GDB Conditional Breakpoints

Last week we looked at setting breakpoints in GDB. All well and good.

But what if you have a large loop running and you only want to look at what’s happening as it nears the end? Do you really have to step through 99 iterations in a 100 item loop?

Of course you don’t. Step forward the conditional breakpoint.

Set a conditional breakpoint using a condition

In GDB you can specify a condition in the programming language you are debugging and apply it to any breakpoint. Let’s stop a loop at the 99th iteration (I’m debugging C/C++, so my conditions are written in C/C++):

(gdb) b Message.cpp:112 if i == 99

That’s all there is to it.

To ensure gdb stops execution, use the first line of code inside the loop as the stopping point, not the loop itself.

You can also specify a condition on an existing breakpoint by using the breakpoint number as a reference:

(gdb) cond 3 i == 99

And remove a condition from a breakpoint using:

(gdb) cond 3
Breakpoint 3 now unconditional.

That’s great! What else can you do?

Pretty much anything you like! Just write the condition exactly as if you were testing for it in your code, e.g.:

(gdb) cond 1 strcmp(message,"earthquake") == 0
//stop if the array message is equal to 'earthquake'
(gdb) cond 2 *p == 'r'
//stop if the char* pointer p points to the letter 'r'
(gdb) cond 3 num < 0.75
//stop while the float num is less than 0.75

Conditional breakpoints covered and your efficiency increased, all in less than 5 minutes!

GDB Breakpoints

Today we’re going to take a quick look at the humble breakpoint in GDB.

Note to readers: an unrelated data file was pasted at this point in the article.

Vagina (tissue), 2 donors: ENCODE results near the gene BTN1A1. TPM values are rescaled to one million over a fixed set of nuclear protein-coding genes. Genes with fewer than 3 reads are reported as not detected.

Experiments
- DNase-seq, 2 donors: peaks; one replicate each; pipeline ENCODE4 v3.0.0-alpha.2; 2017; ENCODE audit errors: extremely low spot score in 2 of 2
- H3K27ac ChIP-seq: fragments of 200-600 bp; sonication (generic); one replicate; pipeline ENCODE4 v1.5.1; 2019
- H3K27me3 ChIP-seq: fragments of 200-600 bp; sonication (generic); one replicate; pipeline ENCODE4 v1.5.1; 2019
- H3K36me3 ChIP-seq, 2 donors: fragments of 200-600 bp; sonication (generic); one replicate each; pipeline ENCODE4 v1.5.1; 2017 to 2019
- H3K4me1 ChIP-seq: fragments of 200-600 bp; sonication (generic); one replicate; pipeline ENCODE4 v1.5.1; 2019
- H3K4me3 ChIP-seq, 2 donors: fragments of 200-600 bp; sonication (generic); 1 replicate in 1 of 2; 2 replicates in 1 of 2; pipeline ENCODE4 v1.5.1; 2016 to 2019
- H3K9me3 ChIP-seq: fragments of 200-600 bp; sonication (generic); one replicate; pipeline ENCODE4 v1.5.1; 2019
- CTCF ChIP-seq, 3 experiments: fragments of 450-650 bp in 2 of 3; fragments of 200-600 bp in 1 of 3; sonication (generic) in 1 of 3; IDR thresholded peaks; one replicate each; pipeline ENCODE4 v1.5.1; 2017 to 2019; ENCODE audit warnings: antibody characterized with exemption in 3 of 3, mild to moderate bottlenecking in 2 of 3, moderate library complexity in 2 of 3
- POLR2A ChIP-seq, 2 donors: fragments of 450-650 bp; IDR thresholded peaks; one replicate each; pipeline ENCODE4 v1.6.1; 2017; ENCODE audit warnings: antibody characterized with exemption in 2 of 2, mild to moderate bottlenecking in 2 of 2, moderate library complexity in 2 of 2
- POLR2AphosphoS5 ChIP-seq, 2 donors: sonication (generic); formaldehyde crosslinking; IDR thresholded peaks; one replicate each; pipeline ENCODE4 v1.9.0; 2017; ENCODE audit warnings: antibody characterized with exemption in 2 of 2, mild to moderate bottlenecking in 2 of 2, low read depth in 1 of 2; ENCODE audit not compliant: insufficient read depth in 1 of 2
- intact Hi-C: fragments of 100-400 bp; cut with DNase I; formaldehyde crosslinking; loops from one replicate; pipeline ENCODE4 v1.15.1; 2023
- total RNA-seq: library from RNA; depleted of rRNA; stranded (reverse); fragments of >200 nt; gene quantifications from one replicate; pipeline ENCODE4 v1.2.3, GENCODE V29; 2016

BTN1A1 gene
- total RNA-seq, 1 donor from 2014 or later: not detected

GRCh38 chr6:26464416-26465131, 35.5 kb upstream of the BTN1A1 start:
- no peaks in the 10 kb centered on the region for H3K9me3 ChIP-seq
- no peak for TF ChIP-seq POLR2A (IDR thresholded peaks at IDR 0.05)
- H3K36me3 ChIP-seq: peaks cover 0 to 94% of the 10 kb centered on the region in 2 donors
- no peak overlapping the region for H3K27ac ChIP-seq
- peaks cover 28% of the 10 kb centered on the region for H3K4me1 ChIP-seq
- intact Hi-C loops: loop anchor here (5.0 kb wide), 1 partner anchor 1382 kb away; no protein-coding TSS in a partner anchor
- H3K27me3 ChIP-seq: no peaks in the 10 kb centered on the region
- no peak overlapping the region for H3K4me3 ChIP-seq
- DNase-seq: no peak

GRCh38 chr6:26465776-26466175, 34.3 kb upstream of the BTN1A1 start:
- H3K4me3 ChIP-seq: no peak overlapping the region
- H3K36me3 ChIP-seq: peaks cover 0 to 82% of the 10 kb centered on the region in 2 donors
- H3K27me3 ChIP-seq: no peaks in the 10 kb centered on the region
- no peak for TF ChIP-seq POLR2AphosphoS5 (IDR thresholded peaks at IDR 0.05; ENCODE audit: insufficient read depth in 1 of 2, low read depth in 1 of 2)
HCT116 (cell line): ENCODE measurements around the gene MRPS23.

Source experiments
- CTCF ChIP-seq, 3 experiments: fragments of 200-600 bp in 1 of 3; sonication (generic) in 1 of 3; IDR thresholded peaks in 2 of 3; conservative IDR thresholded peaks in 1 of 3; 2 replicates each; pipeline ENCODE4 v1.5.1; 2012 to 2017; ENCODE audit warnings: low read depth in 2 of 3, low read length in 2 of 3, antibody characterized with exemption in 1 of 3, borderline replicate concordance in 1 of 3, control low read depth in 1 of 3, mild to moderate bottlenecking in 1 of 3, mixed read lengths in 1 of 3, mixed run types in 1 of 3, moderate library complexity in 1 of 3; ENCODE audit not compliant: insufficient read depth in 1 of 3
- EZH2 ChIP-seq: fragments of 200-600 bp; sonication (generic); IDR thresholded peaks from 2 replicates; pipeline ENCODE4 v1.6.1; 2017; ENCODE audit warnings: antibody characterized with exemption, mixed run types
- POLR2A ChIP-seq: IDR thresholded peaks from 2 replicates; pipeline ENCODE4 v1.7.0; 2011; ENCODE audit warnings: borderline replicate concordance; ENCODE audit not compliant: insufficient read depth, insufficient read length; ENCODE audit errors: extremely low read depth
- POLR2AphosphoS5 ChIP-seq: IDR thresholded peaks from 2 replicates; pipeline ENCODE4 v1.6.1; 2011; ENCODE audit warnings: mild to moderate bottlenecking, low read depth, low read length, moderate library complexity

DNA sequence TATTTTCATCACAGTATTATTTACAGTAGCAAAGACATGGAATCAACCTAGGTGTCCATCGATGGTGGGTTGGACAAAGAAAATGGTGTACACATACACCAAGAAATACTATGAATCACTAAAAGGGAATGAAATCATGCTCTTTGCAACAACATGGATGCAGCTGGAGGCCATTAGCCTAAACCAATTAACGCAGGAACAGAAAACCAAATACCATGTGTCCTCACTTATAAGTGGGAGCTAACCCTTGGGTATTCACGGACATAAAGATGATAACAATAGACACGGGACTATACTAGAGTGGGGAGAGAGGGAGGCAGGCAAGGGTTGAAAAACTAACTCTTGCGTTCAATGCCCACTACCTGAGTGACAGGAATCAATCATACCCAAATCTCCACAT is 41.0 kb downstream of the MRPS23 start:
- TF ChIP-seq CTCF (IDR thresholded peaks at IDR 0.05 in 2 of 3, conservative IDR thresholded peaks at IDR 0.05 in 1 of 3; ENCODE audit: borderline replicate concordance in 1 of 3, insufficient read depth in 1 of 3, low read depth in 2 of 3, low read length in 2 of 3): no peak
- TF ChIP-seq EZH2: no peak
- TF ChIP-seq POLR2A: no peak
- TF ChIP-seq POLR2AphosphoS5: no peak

You can set a breakpoint:

  • before you run the program in GDB
  • if you interrupt GDB with CTRL-C

Positioning your breakpoints

Set a breakpoint using the handy shortcut ‘b’ followed by the location. There are lots of ways to specify the location, but the most common are:

(gdb) b MessageSender.cpp:118

Pattern: filename:linenumber. Nice and simple. Puts a breakpoint at line 118 in the file MessageSender.cpp

(gdb) b 267

Pattern: linenumber. Puts a breakpoint at line 267 in the current source file. If execution has not started, the breakpoint will be inserted in the main program file.

(gdb) b main

Pattern: functionname. Puts a breakpoint at the beginning of the named function. For C++  class methods, see below.

(gdb) b Message::sendMessage

Pattern: classname::method. Puts a breakpoint at the beginning of the named method. Use tab after the :: to display a list of available methods.

(gdb) b MessageParser.c:getLen

Pattern: filename:function. Puts a breakpoint at the beginning of the named function in the file specified (useful if there is any ambiguity caused by functions with the same name).

Viewing and deleting breakpoints

To see all your breakpoints in a numbered list, type:

(gdb) i b

Delete them all with:

(gdb) d

Or specifically with the breakpoint number from the list:

(gdb) d 4

Preserve your breakpoints

Don’t quit GDB. Just type CTRL-C and then ‘r’ (for run). This will restart your program from the beginning, leaving all your breakpoints intact. Lovely!